Farm Table says:
What is the problem?
It shows that irrigators and dry land farmers adjust their production processes and business models using a wide range of strategies.
The extent of adjustment depends on farm characteristics.
• Irrigators also generally place more importance on water-related strategies than output and input related strategies.
• Hobby farming, non intensive-farming and perennial cropping units were more likely to adjust than other dryland farms.
This fuels the important debate about developing and targeting adequate policy support for structural adjustment of farming operations in the MDB.
What did the research involve?
The paper uses the 2013 Regional well being Survey covering all rural and regional areas of Australia. This survey addresses multiple topics with the aim of understanding how social, economic and environmental changes influence well-being.
This paper focused on analyzing the data for 568 irrigators and 797 dry land farmer respondents in the MDB.
Irrigators were also asked to report their experience on four water-related challenges:
• Reduced allocation of water for one or more seasons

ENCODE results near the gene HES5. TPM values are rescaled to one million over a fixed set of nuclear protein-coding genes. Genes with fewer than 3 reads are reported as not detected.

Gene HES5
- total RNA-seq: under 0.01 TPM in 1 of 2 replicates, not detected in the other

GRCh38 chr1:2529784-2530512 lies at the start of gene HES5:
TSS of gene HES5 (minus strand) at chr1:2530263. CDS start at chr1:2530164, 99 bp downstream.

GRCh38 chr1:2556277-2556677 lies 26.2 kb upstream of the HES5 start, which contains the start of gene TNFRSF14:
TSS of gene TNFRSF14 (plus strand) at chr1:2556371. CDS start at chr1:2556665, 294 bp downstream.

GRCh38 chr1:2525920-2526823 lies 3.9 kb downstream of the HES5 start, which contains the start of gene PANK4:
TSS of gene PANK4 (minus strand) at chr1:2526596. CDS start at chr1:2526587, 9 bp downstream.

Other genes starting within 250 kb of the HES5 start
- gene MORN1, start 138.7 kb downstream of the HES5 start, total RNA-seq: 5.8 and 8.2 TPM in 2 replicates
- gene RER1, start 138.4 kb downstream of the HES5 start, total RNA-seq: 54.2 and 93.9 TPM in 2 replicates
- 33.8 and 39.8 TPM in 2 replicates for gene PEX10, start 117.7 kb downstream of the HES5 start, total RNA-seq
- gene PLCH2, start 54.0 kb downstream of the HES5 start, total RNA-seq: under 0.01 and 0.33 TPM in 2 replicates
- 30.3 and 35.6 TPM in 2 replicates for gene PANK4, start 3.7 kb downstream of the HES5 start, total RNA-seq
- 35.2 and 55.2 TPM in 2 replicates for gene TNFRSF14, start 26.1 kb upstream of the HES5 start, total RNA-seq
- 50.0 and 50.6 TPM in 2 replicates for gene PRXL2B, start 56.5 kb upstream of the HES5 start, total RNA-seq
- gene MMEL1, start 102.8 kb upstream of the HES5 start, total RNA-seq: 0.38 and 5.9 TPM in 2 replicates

• Increased fixed charges on permanent water entitlement
• Increases in costs of purchasing temporary water entitlement
• Restrictions on the timing of water trading
What were the key findings?
For purposes of the analysis, the paper groups these activities into six broad types of strategies.
• Water-related strategies
• Investment-related strategies
• Input-related strategies
• Output-related strategies
• Land-related strategies
• Financial help
The survey confirms that irrigators are more affected by water-related challenges than dry land farmers but it also shows that drought affected everyone. Nearly 80% of both irrigators and dry land farmers reported that drought had created difficulties for them.
The role of social networks in supporting adaptation and positive outcomes will also be topics of future research.
They will investigate some of the correlations identified here and examine the relationship between key variables including farm characteristics and farmer characteristics and profitability.
The results of the survey show that both natural and man-made water-related factors have affected the operation of farms in the MDB.